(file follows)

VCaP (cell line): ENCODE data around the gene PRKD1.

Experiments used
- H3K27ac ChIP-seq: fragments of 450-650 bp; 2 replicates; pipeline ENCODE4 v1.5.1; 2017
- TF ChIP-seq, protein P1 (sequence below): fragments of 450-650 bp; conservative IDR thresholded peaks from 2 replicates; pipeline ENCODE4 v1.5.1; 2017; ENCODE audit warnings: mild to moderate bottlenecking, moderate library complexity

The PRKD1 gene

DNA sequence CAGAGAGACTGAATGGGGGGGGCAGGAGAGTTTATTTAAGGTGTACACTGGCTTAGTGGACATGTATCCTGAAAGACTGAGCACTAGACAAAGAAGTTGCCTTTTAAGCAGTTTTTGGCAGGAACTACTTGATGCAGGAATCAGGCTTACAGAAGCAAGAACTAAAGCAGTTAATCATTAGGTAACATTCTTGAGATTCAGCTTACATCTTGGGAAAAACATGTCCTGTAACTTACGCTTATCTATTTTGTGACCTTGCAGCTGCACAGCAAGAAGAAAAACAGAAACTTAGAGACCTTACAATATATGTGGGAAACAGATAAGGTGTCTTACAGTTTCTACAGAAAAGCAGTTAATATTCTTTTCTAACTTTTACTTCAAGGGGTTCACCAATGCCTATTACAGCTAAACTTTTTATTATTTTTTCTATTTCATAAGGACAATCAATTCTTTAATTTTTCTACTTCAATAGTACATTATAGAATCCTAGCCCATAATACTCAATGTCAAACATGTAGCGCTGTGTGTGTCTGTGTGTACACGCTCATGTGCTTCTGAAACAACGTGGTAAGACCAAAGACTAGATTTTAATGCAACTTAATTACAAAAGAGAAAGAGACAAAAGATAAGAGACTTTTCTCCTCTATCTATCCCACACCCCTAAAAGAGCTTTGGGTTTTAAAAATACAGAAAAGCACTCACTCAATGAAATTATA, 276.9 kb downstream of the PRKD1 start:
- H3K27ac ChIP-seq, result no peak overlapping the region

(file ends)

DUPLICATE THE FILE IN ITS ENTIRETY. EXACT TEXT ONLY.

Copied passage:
VCaP (cell line): ENCODE data around the gene PRKD1.

Experiments used
- H3K27ac ChIP-seq: fragments of 450-650 bp; 2 replicates; pipeline ENCODE4 v1.5.1; 2017
- TF ChIP-seq, protein P1 (sequence below): fragments of 450-650 bp; conservative IDR thresholded peaks from 2 replicates; pipeline ENCODE4 v1.5.1; 2017; ENCODE audit warnings: mild to moderate bottlenecking, moderate library complexity

The PRKD1 gene

DNA sequence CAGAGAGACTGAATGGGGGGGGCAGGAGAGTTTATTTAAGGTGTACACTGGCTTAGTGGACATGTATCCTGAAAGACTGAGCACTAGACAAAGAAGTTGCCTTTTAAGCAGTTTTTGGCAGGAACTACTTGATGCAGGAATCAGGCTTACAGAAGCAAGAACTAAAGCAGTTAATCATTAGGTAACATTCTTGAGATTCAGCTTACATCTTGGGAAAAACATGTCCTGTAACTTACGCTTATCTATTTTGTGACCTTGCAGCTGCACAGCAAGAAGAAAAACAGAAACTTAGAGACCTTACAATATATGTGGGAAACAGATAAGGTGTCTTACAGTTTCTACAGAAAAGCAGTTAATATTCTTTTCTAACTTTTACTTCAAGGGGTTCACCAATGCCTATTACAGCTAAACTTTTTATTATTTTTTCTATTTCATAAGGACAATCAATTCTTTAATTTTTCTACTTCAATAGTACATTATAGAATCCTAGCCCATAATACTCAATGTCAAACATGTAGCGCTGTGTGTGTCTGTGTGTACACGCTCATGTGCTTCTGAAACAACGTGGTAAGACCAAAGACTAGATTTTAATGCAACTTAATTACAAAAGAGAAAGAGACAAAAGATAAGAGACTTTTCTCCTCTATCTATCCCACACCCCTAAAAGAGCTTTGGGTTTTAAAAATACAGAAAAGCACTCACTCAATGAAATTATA, 276.9 kb downstream of the PRKD1 start:
- H3K27ac ChIP-seq, result no peak overlapping the region